Mr Todd said the move would make the area much cleaner and safer with fewer pedestrians making dangerous dashes across the road at the confusing set of lights.

By reducing the amount of traffic coming north from West Street, it is hoped that buses travelling along North Street would have less delays waiting at the Clock Tower lights – currently one of the city’s most polluted junctions.

An uphill cycle lane for North Street to be painted on to the road is also being advocated to coincide with pedestrian improvements already suggested by John Lewis as part of their plans for a new store opening in the next few years.

The retailer is also being encouraged to be innovative in the building design by using low impact materials and green walls and roofs while BHFOE have also raised concerns about the impact of the store’s proposed click and collect service bringing more cars to the heavily congested junction.

Mr Todd said that many of the changes could be achieved at low cost, largely through developer contributions.

He added: “I think New Road has worked fairly well and I really want to see more of that where people are given priority over vehicles. Vehicles don’t spend money, it’s people.

“The system we have at the moment is just not working for people.

“Part of the problem at the moment is that the buses get held up by the traffic lights.

“By allowing buses to run through the lights at the same time without being held up by other traffic, they will run much more efficiently and won’t be sitting around pumping out fumes.

“At the moment you have a handful of private cars at one traffic light holding up buses with tens or hundreds of people on board.”

A John Lewis spokeswoman said: ‘We welcome all feedback from local people during this pre-application consultation period and would like to encourage people to share their views on our proposals with us at”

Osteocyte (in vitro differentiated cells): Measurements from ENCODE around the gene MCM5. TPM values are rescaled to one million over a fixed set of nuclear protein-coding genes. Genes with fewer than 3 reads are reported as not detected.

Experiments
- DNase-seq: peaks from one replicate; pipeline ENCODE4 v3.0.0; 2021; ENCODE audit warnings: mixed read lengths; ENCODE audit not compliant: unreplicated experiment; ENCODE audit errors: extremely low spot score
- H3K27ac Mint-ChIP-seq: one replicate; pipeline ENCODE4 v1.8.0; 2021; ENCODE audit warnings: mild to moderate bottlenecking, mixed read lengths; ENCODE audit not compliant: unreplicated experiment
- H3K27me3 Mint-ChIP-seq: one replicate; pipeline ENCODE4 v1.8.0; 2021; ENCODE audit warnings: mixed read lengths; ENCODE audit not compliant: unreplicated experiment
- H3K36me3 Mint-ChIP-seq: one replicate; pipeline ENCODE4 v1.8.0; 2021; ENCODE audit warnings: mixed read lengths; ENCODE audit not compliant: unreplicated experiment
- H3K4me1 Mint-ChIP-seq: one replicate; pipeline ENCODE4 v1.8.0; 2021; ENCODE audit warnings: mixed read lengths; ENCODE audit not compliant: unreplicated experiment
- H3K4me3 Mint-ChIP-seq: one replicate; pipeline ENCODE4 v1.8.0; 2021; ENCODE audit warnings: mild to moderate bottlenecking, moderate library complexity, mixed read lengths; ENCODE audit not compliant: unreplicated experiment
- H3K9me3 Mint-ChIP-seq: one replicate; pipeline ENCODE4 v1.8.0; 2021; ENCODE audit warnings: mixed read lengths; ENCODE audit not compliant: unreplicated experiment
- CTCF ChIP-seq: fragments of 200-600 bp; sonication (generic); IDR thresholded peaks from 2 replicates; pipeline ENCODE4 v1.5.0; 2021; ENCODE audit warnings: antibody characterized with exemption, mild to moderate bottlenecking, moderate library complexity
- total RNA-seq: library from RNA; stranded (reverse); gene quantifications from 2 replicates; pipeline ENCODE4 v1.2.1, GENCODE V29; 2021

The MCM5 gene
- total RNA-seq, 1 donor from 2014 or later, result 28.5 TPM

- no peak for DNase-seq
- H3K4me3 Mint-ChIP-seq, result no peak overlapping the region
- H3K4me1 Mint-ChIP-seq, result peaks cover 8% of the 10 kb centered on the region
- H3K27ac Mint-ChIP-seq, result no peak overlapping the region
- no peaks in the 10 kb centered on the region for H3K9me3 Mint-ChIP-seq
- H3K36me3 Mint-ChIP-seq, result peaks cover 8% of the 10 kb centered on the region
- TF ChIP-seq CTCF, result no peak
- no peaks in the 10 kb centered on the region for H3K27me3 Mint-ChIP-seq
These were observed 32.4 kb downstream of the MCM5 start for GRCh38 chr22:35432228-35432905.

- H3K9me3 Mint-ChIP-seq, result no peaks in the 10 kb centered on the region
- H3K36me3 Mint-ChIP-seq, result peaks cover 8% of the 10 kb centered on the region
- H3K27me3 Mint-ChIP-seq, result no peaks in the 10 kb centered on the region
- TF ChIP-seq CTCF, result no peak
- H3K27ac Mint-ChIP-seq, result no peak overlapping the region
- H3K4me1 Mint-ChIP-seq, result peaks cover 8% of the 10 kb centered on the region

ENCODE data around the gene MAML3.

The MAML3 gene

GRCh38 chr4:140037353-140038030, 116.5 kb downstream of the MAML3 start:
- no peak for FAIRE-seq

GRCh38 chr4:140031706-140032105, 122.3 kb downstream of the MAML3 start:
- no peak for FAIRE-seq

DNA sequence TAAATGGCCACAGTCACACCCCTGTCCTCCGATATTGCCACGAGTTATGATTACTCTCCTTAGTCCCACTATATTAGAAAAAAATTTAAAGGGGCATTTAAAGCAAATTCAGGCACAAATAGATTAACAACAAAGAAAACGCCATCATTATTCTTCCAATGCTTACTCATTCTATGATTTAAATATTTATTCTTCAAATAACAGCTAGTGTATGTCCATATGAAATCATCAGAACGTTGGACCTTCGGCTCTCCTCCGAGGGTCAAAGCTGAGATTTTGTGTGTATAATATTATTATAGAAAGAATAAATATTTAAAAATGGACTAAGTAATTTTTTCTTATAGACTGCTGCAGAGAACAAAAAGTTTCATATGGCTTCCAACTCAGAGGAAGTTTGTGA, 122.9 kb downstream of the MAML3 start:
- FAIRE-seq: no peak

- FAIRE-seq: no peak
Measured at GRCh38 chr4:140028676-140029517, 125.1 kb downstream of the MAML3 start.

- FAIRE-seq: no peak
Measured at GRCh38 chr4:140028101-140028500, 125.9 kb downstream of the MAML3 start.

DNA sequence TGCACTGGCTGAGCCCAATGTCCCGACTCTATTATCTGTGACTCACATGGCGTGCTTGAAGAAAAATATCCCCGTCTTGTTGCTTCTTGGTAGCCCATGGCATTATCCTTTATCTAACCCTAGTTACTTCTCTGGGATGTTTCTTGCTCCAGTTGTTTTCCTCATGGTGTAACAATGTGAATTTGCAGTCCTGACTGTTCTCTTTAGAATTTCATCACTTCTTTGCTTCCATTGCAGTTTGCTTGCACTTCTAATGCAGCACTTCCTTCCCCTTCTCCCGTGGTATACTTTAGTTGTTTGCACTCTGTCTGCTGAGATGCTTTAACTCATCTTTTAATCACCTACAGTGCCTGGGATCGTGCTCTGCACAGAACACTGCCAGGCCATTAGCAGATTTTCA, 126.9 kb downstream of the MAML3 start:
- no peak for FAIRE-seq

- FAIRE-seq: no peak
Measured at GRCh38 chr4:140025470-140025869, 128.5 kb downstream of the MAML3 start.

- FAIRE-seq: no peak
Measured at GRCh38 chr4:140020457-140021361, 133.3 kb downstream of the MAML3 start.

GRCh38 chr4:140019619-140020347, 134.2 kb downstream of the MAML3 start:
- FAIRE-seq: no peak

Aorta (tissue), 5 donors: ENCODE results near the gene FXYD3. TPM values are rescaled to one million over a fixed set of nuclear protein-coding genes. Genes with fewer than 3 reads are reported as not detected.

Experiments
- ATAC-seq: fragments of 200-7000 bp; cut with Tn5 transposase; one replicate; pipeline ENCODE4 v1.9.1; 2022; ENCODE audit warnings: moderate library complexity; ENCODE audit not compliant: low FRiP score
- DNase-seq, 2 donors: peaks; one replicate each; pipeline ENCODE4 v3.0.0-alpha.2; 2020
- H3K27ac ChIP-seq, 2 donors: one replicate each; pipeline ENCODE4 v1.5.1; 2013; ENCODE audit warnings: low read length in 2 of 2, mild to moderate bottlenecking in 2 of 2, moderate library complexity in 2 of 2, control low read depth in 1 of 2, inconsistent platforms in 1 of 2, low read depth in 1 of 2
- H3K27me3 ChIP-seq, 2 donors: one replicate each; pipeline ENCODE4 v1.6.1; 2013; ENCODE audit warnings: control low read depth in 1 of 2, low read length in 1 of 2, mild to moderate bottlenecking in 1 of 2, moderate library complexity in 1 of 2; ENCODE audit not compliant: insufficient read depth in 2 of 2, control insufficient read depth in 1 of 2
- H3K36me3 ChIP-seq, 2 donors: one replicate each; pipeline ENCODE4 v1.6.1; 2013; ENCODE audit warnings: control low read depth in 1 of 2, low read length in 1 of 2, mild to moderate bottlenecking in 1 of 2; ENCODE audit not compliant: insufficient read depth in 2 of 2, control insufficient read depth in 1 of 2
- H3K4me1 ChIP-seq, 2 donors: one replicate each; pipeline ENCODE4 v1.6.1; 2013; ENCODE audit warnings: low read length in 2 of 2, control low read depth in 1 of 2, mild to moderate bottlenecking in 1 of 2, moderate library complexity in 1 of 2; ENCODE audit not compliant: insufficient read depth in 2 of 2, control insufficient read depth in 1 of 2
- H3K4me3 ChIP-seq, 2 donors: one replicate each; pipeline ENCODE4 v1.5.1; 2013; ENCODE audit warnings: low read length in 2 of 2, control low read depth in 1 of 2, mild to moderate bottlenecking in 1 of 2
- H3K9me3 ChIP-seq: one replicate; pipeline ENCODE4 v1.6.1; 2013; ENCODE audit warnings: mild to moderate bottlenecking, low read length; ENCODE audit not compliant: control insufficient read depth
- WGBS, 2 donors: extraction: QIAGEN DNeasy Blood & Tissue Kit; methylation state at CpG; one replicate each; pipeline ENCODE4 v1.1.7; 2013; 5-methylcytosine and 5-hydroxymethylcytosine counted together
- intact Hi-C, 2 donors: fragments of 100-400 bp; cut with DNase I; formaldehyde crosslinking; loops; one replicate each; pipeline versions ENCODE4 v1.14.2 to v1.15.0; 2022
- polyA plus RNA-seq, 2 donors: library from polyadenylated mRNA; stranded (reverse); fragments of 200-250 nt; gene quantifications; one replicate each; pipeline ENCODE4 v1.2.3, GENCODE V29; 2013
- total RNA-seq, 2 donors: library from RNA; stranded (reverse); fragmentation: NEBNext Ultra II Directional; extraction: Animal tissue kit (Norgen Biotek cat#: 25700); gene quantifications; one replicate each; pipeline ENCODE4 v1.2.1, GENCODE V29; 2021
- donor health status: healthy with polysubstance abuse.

URGENT: Success on Hollingbury site but please help again by Thursday 22 Sept


Many thanks to all those who wrote in to try and get the sites earmarked for housing off the “Urban Fringe” list  in the draft City Plan.    Your letters are working! But we need to be vigilant. Please share this and try and write a short note to the council by Thursday.

URGENT – please support the proposal to delete the Hollingbury Park urban fringe site from the list of potential housing development sites.


City Plan Part 2 Scoping consultation

The council has reviewed the proposed allocation of 2 plots in Hollingbury Park for housing in the City Plan and is now recommending that this urban fringe area is removed as a potential site.  However this recommendation is draft and needs support. If you are able to send in a short note confirming you want the council to remove this site from those…

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RMT announces five new dates for strikes on Southern

From The Argus


Southern Railway workers are to stage 14 days of strike action in five blocks from next month in the long running dispute over the role of conductors.

The Rail, Maritime and Transport union announced an escalation of industrial action which will bring fresh travel chaos for hundreds of thousands of passengers.

The strikes will start on October 11 and will be held intermittently until December 8.

The union has held a series of walkouts in recent months in protest against changes to the role of conductors at Southern, which is owned by Govia Thameslink Railway.

Conductors are to take strike action by not booking on for any shifts between: